While hiking I took a short video of a unique rock stairway. Check it out here.
Hiking Guide in Zion National Park
Most people who venture out to explore national parks do so because they love to hike. Hiking isn’t for everyone, but there is a hiking trail for every level of hiker at most national parks. Zion offers some great hikes, like these below.
These hikes are more family friendly and can be done in a short amount of time. Taking kids on these hikes is a great way to show them Zion, without tiring them out to much.
Canyon Overlook (1 mile)
Emerald Pools-Lower (1.2 miles)
Grotto Trail (.6 miles)
Kayenta Trail (.89 miles)
Many Pools Hiking Trail (2.3 miles)
Pa’rus Trail (3.5 miles)
Riverside Walk (2 miles)
Watchman Trail (3 miles)
Weeping Rock (.4 miles)
A hike that is still easy, but might take a bit longer or have a little steeper grade.
Pine Creek Waterfall (.5 miles)
Sand Bench Loop (3.5 miles)
South – Taylor Creek Trail (2.2 miles)
Middle Fork – Taylor Creek (5.2 miles)
North – Taylor Creek Trail (6.25 miles)
Time to get serious, and make sure you wear comfortable hiking shoes and bring water. Longer hikes so hit up the restroom before venturing out.
Angels Landing (5 miles) (See note below regarding Angels Landing)
East Temple Saddle (2.3 miles)
Hidden Canyon (2.2 miles)
Kolob Arch (14 miles)
Observation Point (8 miles)
Right Fork North Creek (11.5 miles)
West Rim Trail-In And Out (10 miles)
West Rim Trail-SuperHike (14.5 miles)
Wildcat Canyon (10.5 miles)
Might have lots of steep climbs and rocks. Could be slippery, or even a bit scary. Take a walking stick for stability along some of these technical hikesMineral Gulch (16 miles)
Orderville Gulch (11 miles one way)
Parunuweap Canyon (29 miles)
The Subway (9.5 miles)
Hiking Angels Landing now Requires a Permit
Over the years the number of hikers drawn to Angels Landing has rose to over 4.5 million as of 2019. Because of this Zion National Park will now require reservations to hike this trail.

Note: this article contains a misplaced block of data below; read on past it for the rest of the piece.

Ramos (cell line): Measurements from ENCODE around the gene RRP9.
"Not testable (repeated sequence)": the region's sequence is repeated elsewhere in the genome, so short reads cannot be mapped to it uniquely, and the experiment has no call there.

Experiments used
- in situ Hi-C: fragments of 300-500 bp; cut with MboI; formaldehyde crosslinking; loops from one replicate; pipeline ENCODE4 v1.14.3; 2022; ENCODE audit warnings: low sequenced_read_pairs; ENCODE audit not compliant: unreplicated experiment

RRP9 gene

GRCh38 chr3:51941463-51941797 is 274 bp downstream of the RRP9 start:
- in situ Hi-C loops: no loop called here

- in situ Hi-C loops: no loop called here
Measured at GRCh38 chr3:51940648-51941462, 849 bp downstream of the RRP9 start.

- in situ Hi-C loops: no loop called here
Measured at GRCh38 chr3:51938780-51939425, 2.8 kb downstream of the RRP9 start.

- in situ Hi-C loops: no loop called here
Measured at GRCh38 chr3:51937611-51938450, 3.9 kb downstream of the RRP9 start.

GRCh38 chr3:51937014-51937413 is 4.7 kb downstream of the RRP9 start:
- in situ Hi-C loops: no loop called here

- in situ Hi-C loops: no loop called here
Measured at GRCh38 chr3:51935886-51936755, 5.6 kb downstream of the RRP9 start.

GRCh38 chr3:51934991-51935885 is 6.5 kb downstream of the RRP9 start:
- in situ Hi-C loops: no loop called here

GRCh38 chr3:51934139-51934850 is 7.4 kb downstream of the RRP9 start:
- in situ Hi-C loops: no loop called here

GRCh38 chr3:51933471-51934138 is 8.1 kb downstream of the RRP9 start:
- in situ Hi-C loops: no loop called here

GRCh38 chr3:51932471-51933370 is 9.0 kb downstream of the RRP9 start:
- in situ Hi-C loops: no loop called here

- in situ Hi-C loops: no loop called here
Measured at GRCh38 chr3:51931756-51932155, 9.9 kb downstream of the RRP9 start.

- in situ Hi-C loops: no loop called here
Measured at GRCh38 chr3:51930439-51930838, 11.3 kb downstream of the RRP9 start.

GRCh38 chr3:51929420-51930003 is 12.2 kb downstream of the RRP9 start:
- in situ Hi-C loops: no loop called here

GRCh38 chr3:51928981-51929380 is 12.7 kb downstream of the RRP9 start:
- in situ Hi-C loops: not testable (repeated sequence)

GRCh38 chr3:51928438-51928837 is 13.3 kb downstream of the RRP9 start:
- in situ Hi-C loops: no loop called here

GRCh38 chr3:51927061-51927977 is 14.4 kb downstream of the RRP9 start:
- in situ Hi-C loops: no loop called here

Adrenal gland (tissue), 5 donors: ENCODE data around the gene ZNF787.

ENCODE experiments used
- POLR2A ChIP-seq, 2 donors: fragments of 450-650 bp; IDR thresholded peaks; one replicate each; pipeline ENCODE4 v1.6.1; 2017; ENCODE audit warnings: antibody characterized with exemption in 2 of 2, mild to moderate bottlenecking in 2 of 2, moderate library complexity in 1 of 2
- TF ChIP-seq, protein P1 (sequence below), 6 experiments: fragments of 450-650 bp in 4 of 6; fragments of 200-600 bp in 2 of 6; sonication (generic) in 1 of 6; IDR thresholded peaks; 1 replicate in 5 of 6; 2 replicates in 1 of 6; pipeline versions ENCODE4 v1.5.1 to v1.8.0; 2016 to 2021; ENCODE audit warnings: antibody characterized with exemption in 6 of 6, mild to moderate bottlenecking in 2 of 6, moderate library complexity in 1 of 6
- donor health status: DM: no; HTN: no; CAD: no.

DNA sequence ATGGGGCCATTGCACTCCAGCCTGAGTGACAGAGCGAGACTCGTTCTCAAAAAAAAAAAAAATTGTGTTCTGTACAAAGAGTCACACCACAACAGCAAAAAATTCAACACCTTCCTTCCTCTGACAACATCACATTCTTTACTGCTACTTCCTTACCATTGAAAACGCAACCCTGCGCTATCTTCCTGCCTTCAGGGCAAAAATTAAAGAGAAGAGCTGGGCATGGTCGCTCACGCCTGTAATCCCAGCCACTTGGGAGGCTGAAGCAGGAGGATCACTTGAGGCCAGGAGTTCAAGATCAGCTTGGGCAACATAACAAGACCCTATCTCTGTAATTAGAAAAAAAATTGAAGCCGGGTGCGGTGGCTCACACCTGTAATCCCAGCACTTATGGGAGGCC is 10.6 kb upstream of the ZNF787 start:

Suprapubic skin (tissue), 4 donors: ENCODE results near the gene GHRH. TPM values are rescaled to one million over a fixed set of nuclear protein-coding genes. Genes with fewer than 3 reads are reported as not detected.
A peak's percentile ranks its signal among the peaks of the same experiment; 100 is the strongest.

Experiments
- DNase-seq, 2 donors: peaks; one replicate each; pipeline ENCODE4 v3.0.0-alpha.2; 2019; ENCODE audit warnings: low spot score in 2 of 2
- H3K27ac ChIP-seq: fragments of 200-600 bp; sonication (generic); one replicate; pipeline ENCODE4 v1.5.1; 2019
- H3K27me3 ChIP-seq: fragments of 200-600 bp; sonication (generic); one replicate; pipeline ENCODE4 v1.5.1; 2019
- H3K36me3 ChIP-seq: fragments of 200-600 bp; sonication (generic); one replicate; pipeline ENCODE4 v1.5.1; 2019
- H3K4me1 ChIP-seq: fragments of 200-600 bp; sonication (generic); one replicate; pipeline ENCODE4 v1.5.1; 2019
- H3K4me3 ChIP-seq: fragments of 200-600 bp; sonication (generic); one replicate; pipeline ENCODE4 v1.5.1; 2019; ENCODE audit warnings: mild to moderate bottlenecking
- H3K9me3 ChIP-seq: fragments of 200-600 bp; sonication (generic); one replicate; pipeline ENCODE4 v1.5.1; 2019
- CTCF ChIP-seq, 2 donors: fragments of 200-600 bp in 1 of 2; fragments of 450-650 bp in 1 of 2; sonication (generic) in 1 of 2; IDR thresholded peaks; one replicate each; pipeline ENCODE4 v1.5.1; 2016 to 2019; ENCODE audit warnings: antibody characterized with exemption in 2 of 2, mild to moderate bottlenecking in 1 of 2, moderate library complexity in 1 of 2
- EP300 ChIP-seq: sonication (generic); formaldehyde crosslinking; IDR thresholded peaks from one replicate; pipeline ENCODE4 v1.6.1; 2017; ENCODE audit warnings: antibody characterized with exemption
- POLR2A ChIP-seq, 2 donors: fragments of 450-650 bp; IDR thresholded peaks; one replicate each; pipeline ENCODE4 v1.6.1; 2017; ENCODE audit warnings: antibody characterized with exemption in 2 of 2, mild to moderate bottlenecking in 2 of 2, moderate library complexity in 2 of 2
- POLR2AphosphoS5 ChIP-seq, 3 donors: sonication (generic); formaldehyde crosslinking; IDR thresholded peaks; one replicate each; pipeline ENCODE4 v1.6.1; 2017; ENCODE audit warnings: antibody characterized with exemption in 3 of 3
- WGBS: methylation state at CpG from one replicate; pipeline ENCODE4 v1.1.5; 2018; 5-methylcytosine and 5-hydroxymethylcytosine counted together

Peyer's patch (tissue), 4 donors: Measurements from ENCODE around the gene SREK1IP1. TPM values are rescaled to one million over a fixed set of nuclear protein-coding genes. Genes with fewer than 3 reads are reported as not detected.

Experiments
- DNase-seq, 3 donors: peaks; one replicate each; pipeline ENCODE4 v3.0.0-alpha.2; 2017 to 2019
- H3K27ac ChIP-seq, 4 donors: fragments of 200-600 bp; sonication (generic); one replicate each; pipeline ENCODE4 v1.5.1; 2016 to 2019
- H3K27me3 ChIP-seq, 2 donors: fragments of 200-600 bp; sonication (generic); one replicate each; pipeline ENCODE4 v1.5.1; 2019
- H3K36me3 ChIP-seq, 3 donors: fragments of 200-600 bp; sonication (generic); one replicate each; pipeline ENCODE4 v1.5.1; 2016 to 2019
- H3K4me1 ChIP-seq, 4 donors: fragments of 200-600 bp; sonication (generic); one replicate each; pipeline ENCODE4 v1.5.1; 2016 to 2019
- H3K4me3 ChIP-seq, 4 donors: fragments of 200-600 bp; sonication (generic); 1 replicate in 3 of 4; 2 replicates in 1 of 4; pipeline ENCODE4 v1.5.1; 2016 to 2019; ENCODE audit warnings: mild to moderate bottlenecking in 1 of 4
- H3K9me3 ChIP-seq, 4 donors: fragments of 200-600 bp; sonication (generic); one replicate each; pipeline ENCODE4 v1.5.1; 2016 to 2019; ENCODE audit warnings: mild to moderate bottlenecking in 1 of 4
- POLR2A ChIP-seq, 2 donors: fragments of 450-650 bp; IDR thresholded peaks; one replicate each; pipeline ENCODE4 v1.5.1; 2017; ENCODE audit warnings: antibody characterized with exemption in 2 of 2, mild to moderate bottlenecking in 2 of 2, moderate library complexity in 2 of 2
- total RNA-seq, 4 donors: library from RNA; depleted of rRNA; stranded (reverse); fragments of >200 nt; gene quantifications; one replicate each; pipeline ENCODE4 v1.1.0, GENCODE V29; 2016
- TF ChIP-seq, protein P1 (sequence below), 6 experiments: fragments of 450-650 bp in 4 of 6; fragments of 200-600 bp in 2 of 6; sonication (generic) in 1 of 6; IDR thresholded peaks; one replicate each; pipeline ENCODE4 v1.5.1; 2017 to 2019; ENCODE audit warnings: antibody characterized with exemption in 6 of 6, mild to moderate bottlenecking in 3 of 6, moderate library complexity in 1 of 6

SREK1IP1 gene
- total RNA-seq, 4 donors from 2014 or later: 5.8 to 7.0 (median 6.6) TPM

Two lotteries will be held each year. You can enter the season one or the one day ahead one. The cost is $6 per person to enter the drawing. If you win, you pay another $3 per person fee.
There is a section called the “chain section” on this trail. Permits will apply specifically to this part.
As of right now (12/8/2021) there is no word on how many people will be allowed per day. Keep an eye on this post for updates, or drop a comment and ask below.
What does Zion Mean
The name Zion means ‘protection’ in Hebrew. Its peace and tranquility is evident whether you’re hiking, driving through on the shuttle bus or exploring within the bounds of the lower steppes.
Tourism is encouraged throughout the year, but from April to October, the roads are closed within the park to all but shuttle buses. In part, this is to protect the roads running through the park, but its also to keep an close reign on where the visitors go.
Final thoughts on Zion National Park
When in Utah, you must visit one or all of the national parks. Zion was by far our favorite, but we also loved Arches National Park and Bryce Canyon. While we drove thru Capital Reef, we didn’t get a chance to see Canyonlands. Might have to venture to Utah again just to explore more.
There is absolutely no end to the beauty when traveling Utah.